Our ecological public charity concentrates on
Surplus & Needs, Natural Abundance,
Stand-alone system to produce drinking water by means of solar energy
Researchers from the University of Alicante’s research group in applied electrochemistry and electrocatalysis have developed a stand-alone system for desalinating and treating water through electrodialysis. The system is directly powered by solar energy and can be applied in off-grid areas.
Designed only for desalinating water, this is a sustainable, eco-friendly technology, as its energy is supplied by solar photovoltaic panels in a CO2-free process, thus not contributing to climate change.
According to research group director Vicente Montiel, “the new system requires no batteries and has none of the economic and environmental costs involved in managing empty batteries. Furthermore, it can be adapted and applied for treating water of many different origins, such as seawater, wells containing brackish water, treatment plants, industrial processes, etc., which makes it particularly well-suited to remote, off-grid areas.” In this sense, this equipment can be employed to obtain clean water for human consumption, irrigation, street cleaning and others, both when there is no energy grid available and after natural disasters, such as earthquakes, floods or fires.
Montiel also points out that “the technology we designed can be a potential solution to drought, just like osmosis plants.”
The research group already has a pilot and demonstration plant able to generate a cubic metre of drinking water every day. They are looking for companies interested in the commercial exploitation of the technology through licence and/or technical cooperation agreements.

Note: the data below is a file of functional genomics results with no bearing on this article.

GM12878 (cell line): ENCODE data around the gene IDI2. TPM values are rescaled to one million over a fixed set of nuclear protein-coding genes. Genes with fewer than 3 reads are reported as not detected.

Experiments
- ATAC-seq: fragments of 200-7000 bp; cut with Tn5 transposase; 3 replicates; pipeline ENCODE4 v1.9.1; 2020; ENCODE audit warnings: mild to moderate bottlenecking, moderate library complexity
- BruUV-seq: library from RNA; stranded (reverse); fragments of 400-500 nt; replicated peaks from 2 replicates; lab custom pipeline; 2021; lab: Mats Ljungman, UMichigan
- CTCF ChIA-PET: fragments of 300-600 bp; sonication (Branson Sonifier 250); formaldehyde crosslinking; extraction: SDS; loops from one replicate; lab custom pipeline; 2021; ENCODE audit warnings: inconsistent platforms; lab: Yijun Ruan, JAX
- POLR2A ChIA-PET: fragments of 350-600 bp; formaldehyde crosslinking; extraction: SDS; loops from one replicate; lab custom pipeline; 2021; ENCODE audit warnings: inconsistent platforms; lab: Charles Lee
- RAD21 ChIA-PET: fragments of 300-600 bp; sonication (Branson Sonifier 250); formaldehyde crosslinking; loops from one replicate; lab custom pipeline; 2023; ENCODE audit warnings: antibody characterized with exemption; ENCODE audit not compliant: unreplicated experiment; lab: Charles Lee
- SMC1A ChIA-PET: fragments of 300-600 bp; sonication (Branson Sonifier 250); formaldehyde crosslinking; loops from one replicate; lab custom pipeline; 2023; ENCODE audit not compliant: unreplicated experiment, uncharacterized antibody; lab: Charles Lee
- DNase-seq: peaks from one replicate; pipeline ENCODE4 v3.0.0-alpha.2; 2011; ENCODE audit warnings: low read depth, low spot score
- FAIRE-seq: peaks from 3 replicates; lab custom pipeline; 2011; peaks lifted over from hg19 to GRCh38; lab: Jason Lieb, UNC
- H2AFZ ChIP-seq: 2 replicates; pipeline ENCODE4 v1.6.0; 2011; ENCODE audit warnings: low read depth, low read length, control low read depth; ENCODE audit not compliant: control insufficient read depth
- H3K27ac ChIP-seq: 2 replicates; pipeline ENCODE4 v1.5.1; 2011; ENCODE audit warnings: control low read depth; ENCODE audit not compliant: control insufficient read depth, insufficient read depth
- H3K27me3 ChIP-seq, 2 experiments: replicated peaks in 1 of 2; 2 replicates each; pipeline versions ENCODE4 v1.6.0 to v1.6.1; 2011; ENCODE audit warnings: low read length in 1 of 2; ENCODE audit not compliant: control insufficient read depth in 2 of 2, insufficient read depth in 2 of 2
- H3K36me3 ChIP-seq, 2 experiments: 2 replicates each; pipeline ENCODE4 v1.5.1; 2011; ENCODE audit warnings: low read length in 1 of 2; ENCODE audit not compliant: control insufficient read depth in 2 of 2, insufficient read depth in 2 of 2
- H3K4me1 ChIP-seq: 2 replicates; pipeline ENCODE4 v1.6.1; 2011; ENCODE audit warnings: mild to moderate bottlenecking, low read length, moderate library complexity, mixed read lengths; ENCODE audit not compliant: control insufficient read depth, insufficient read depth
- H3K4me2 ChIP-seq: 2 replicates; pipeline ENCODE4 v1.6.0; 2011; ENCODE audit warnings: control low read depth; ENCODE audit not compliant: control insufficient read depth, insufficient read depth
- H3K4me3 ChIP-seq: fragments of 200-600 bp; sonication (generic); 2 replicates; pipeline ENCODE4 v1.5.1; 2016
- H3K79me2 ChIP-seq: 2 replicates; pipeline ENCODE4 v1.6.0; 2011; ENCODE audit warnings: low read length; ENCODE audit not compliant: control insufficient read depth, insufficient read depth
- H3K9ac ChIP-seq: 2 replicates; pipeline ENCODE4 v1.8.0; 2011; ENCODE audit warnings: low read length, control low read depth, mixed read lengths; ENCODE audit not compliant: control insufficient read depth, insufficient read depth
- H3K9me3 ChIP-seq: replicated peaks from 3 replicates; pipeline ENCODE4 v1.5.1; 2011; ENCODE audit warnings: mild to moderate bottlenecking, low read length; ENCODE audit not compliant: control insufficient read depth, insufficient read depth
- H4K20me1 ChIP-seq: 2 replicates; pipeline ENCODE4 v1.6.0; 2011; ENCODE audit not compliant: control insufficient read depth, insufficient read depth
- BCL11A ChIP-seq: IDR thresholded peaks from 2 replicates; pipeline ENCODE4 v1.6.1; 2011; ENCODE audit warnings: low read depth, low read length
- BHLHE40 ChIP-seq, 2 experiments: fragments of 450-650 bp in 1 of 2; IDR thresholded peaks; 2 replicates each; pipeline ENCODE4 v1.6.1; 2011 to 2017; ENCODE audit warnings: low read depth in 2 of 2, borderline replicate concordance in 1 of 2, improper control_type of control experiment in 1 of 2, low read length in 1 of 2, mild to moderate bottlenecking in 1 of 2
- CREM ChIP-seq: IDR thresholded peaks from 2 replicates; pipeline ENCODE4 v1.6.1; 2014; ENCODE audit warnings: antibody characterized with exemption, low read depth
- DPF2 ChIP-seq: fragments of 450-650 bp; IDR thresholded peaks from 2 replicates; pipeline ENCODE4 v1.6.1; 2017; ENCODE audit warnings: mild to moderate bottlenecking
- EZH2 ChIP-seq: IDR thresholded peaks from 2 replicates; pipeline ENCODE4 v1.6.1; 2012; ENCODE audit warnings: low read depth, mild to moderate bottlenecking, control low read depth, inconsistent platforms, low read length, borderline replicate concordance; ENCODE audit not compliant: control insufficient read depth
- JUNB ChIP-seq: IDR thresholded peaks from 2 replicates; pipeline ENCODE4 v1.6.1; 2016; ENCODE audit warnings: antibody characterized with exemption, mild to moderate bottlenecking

“This is not a new technique, as in the Canaries electrodialysis has been employed for many years for desalination purposes,” Montiel says. “What is new about this UA-developed technology is that all electricity supplied to this system comes from a photovoltaic solar field.”
More specifically, this technique “can only be employed to treat water with a salt content exceeding that tolerated for human consumption or irrigation. If the water has other problems, for instance the presence of organic matter, this technology cannot be applied.”
A byproduct of all desalination processes is a certain amount of water which, despite the treatment, is unfit for human consumption or irrigation, as its salt concentration is much higher than it was before treatment, commonly known as “reject water.” The director of the group in applied electrochemistry and electrocatalysis states, however, that “with the UA-designed system, it is possible, for instance, to regulate reject water salinity so that it is similar to seawater salinity.”
Among other advantages, this new technology makes it possible to recover approximately 80% or 90% of all treated water. Besides, it makes the most of the maximum energy supplied by panels when exposed to sunlight, and its availability is also high, as it enables treated water accumulation for periods in which renewable sources do not provide enough energy.
read more original article https://www.sciencedaily.com
agriculture agroforestry algae alternative energy alternative fuel batteries bees biofuel carbon carbon capture carbon farming carbon sequestration climate climate change CO2 compost conservation electric cars farming food food waste forests green buildings green energy green roofs innovative design innovative products plants plastic pollution recycle regenerative agriculture renewable energy repurpose reuse soil solar Tesla trees urban farming waste water wetlands wind power zero waste